Maybe it’s my Black Orchid perfume.

Maybe they think I’m a flower. I don’t know.

But I feel loved. Deeply loved.

As if I’m a cherished part of an unfolding plan…


-photo by Kate Hambright, May 2018






More Summer Color

July 15, 2018


My grandmother Ruth collected small glass bottles in a rainbow of hues and placed them in the east window of her kitchen. The rising sun set the bottles shimmering, flooding the kitchen with color. Red, orange, yellow, green, blue, purple, peach, pink, lilac…


This was a long time ago.  I would give much to have a photograph. On the other hand, it could be that memory coupled with emotion is better. What I intuited in Ruth’s kitchen: By the simple act of standing in the sun with its bottle-companions, a wee bit of colored glass can go beyond its functional purpose and set a room ablaze. Thus it moves toward its full potential.


Hey, I want to be that! Well, I can keep noticing ‘small’ things, and reach out for glory, and share it however imperfectly with you.


Other day at the grocery store I came across a table laden with markdowns. Specifically, “summer décor, 75% off.” I have no need for such. At my age I’m more into simplifying than adorning. But wait! Color caught my eye. There in somewhat organized rows were ribbed glass jars, in various hues. Red. Azure. Gold. Lime. I guess they were meant to hold candles? At any rate they were tricked out for summer with thick rope handles, vaguely suggesting a nautical theme. I was confused by the handles, but clear enough as to the elegance and desirability of the elegant jars. They took me back to a kitchen full of color.  My hand reached out. Drew back at the silliness of acquisition.  Reached out again…


$1.87 per jar sealed the deal.  I bought three. De-handled them. And here they are, in my kitchen window.  To reawaken my vision and perhaps yours.



Another colorist is at her work, easing about a small wooded acreage in Hardin County, capturing radiance in the form of insects. Unbelievable what may be accomplished by a vision, and a willingness to work hard at perfecting her skill in achieving it.  Persistence is key:  Unlike my glass jars, which serve where they’re put, these little beauties lead her a merry dance.



Colors of Summer

July 14, 2018


Driving to granddaughter’s house early yesterday morning, I saw a chicken, feathered all in black.  She was suavely stepping across the rain-refreshed St. Augustine of someone’s front yard.  In her company were several ebony ‘pullets’ ( is that what we call teenage chickens?) Mind you, we live in the city, so this was unexpected, and fairly exciting. But soon swept out of mind as I took up grandmother duties.  Now it’s circled back, attracted by my theme.  Black is a fine color indeed.


‘Black is black / I want my baby back!

Gray is gray / since she went away, oho,

What can I do? / For I-I-I-I-I, I’m feelin’ _______________’


To fill in the blank, see one of the best songs of the sixties:


Were you able to fill in the blank?  Back to the task at hand: My darling had her six-month shots the afternoon before.  So I was braced for post-shot misery.  To my relief she was in a pleasant, thoughtful mood.  After we removed her sleeping outfit we discussed what her morning costume might be.  She told me it was Casual Friday, and she’d just as soon be free of clothes.  That sounded good to me.  And so, the understatement of a snowy white diaper, pink baby skin, all crowned with auburn, and eyes–have I mentioned this before?– of azure, rimmed in darkest blue.  If one is young enough to carry it off, a good look.  Especially for mid-July on the Gulf Coast.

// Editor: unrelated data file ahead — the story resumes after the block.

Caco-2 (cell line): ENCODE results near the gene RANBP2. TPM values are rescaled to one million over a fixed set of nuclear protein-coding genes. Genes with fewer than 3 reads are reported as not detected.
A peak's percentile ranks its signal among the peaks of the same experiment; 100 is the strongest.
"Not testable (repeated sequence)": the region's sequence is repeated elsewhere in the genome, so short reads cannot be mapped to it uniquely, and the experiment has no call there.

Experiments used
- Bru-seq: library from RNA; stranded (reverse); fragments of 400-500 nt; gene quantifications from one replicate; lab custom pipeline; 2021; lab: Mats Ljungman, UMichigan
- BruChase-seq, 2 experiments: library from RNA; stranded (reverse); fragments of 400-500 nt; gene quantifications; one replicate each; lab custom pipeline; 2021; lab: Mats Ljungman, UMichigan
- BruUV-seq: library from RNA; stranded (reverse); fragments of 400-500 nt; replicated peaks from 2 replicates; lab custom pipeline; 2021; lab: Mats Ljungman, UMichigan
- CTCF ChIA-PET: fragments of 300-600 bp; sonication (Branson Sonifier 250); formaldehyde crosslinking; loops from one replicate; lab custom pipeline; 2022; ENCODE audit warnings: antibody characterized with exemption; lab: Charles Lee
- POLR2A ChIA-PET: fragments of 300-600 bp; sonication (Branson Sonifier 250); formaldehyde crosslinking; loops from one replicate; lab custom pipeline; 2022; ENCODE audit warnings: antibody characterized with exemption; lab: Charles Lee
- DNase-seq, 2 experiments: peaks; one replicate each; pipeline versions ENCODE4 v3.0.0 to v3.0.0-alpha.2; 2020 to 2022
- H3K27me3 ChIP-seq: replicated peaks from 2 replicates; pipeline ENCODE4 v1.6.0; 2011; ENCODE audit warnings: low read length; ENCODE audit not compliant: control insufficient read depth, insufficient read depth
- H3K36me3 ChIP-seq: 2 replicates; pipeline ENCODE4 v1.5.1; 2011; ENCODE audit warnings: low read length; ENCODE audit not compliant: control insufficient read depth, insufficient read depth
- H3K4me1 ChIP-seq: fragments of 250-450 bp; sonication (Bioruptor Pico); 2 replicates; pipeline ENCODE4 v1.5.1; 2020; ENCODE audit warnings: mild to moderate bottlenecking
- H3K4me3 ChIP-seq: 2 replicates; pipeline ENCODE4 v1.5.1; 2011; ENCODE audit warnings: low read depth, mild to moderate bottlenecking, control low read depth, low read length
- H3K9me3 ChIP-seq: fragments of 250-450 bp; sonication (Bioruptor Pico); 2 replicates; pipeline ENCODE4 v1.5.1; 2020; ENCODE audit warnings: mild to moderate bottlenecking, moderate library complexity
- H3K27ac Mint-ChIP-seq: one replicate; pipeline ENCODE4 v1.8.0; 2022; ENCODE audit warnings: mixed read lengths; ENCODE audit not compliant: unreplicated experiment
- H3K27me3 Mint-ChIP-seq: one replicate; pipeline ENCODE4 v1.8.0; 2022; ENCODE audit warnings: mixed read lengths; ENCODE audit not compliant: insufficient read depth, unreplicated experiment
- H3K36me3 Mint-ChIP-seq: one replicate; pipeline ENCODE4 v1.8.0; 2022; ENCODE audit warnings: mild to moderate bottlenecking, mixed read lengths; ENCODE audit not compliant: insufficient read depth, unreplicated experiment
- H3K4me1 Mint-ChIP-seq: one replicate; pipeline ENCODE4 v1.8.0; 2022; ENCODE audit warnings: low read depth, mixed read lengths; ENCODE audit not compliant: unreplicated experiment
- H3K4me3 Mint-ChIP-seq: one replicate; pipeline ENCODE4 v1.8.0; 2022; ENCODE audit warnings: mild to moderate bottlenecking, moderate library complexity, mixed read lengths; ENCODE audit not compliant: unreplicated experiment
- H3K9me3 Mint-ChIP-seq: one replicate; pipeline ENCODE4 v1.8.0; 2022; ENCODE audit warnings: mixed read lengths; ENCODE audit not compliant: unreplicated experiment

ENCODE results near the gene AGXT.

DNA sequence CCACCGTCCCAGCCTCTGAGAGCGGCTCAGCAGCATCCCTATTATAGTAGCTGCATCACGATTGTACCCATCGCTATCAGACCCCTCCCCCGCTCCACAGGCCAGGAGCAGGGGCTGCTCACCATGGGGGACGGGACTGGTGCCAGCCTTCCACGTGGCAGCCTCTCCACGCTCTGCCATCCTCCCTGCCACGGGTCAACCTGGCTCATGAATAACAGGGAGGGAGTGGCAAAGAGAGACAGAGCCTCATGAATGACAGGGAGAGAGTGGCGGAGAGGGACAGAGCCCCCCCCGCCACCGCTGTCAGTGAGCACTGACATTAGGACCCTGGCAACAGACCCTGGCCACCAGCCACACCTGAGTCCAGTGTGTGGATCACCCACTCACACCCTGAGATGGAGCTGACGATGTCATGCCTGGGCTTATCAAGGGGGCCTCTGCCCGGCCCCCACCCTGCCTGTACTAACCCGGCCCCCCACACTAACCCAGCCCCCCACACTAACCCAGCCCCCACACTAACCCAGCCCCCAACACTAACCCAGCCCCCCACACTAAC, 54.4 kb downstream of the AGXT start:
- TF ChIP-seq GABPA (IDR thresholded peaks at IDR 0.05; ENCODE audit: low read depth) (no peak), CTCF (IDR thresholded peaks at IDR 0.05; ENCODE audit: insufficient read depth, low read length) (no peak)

As to front porch time, she was riveted by a red-fronted robin, gray squirrel holding brown nut, occasional cars of various colors. She cannot seem to get enough of these things.  Ah but the best was coming!  We’ve seen a yellow cat before, making its rounds.  And it’s seen us.  This day it passed us on its way to our back yard, with nary a glance when we called it.  But on its way out,  it stopped. It stood at the end of the porch, regarding us with careful green eyes.  Then, oh so casually, it stepped onto the porch.  It meandered its way toward us, up to a pre-set line about six feet away.  Sniffed at a pot. Then turned and eased its regal sunshine back down the porch, across our front yard, across the street to the house which I believe to be its base of operations.





Simply Amazing

July 12, 2018


Granddaughter is six months old, and keenly interested in everything.


I was warming a bottle. Baby on hip, we did a tour of her kitchen. When she saw banana muffins under a glass dome, she froze. As one unit, we moved close to the dome. When her hands found the glass, she seemed to forget about the muffins. She gave the cool clearness a heavy-breathing examination. She found the knob on top and quick as a cricket, dragged the muffins toward us. Ah granddaughter, I see your game! By then the bottle was ready.


I was sitting with her on her front porch. She gets tired of laps so I put her beside me. ‘Bench,’ I told her. She gave that smooth-weathered wooden bench a thorough going over. Slats. Set-in screw heads. Her favorite part was the arm. Just right for gumming. Don’t tell her parents.


She was waking from a nap. I went to the crib, to watch the process. Such a rubbing of fists in eyes, wriggling around in a stunned kind of way. Wait for it: those heavenly blue eyes finally looked up and beheld a grandmother in love, looking down at her. She registered the proper response: amazement.


May she hold on to that.


No pics of her will I post, but here’s one of her paternal grandparents, recently taken.  The amazement here is how well a church directory photo can turn out.  We’ve had some, mmm, fairly stilted ones in prior directories.  Maybe the magic this time is grandparenthood.  And a good hair day for me, all too rare.